I loved the descriptions, Kimberly's awesomeness, the way she misinterprets a few words she hears in ways that don't make sense, the way she explains Chinese idioms and attitudes, and the bittersweet love story part.
What I hated... I just couldn't buy it. Don't get me wrong. I know poverty like that exists. What I couldn't believe was that a brilliant girl like Kimberly could endure 7 brutally cold winters with no heat and never once decide to board up that broken window. I'm sorry, but even if you are broke you can find something better than a garbage bag to cover a broken window. We are also expected to believe that Kimberly's mother, who was a violin teacher in Hong Kong, couldn't find a job teaching violin lessons in Chinatown and absolutely HAD to work in that sweatshop.
And it seemed a little over-the-top PC, like the author wanted to make sure everything was cool with black readers so she had one friendly black shop owner who interacts with them a few times and one really smart poor black student (who you don't really get to know at all) and one black neighbor lady with a baby who Kimberly admires through the window a few times. Kimberly admires the looks of the black people in the welfare line on her first day and says several times that she identifies more with the black kids in school because they are poor and don't have see-through skin, but I find that unrealistic considering her only friends are white and Chinese. Really it's just Chinese and white characters that have any substantial roles in the book. You would think if one grew up in a black neighborhood they'd get to know more than one black person pretty well. And you would probably meet some black jerks, too. This book only contains white and Chinese jerks.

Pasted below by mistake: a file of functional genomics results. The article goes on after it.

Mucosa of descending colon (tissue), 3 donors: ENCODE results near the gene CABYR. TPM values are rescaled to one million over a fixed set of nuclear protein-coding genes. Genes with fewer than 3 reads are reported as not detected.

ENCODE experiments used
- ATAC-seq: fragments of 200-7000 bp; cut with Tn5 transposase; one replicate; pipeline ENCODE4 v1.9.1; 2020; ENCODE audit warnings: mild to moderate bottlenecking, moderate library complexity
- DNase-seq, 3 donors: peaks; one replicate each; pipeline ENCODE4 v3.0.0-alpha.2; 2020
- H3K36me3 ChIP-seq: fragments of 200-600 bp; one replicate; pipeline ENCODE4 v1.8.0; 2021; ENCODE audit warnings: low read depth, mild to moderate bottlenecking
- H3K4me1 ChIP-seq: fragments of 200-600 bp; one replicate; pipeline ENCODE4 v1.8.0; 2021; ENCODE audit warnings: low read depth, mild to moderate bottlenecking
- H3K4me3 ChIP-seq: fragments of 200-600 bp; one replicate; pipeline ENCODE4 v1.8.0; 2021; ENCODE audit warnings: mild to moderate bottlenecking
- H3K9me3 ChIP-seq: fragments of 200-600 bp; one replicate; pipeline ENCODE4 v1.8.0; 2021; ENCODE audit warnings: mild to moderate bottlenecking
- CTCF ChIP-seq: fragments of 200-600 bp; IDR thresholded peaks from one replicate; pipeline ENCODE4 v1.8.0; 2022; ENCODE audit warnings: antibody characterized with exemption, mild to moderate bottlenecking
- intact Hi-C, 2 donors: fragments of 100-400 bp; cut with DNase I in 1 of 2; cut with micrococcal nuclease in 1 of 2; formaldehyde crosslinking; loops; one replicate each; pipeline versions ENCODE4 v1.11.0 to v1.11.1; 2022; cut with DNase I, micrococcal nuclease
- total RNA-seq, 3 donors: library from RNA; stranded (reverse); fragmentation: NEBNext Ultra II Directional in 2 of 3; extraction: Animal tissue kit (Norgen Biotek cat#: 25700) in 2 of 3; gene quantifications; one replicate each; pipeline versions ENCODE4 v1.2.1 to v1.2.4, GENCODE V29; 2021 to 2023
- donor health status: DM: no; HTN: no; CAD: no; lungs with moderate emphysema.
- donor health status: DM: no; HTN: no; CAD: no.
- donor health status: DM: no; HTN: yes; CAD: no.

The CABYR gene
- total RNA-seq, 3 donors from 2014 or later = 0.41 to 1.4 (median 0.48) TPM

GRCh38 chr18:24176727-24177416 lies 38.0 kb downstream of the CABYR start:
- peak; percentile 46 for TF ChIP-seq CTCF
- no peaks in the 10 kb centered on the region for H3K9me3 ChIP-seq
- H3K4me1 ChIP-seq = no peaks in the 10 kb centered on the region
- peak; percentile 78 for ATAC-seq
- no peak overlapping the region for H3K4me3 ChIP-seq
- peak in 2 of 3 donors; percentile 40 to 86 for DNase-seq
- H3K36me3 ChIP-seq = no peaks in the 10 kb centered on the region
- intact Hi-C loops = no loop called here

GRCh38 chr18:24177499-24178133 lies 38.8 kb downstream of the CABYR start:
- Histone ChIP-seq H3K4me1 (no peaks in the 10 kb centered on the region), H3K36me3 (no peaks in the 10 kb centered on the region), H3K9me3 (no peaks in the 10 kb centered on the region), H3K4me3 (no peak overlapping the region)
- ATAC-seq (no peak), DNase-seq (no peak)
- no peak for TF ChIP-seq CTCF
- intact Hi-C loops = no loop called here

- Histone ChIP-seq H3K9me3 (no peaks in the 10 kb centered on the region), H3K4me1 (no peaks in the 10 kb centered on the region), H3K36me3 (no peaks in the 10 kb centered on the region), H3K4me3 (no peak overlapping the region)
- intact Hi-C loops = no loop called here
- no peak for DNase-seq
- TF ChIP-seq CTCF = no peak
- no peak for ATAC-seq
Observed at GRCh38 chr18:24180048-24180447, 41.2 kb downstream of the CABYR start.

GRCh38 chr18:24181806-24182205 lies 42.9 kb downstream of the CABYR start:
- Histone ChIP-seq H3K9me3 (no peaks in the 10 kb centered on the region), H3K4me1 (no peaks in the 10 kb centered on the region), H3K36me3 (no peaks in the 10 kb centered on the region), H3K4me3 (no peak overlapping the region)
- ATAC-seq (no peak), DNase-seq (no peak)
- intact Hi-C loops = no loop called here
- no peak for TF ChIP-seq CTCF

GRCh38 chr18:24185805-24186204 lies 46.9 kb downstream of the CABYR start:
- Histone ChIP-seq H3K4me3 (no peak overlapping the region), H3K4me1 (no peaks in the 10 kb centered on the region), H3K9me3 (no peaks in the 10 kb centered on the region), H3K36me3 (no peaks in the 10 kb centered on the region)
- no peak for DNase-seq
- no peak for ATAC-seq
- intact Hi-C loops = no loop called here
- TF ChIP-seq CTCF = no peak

Finally, although I said I liked the bittersweet love story, I was totally not OK with how it ended. I was OK with the fiction romance formula in the beginning (boy meets girl but it takes a long time for them to get together because someone doesn't express themselves and they don't know the other one really digs them, blah blah blah). But once they did express themselves and it was pretty clear that they were both head-over-heels for each other, how could she make the decision that it wouldn't work without giving it a shot at least? He says he wants to support her on crappy wages and stay in Chinatown, but she wants to go to Yale and become a surgeon. Maybe it's a Chinese thing to pursue success before romance. But I thought she should have at least asked him to consider doing things her way rather than assuming he wouldn't prefer a life with her over a life being the provider of the family with someone else....more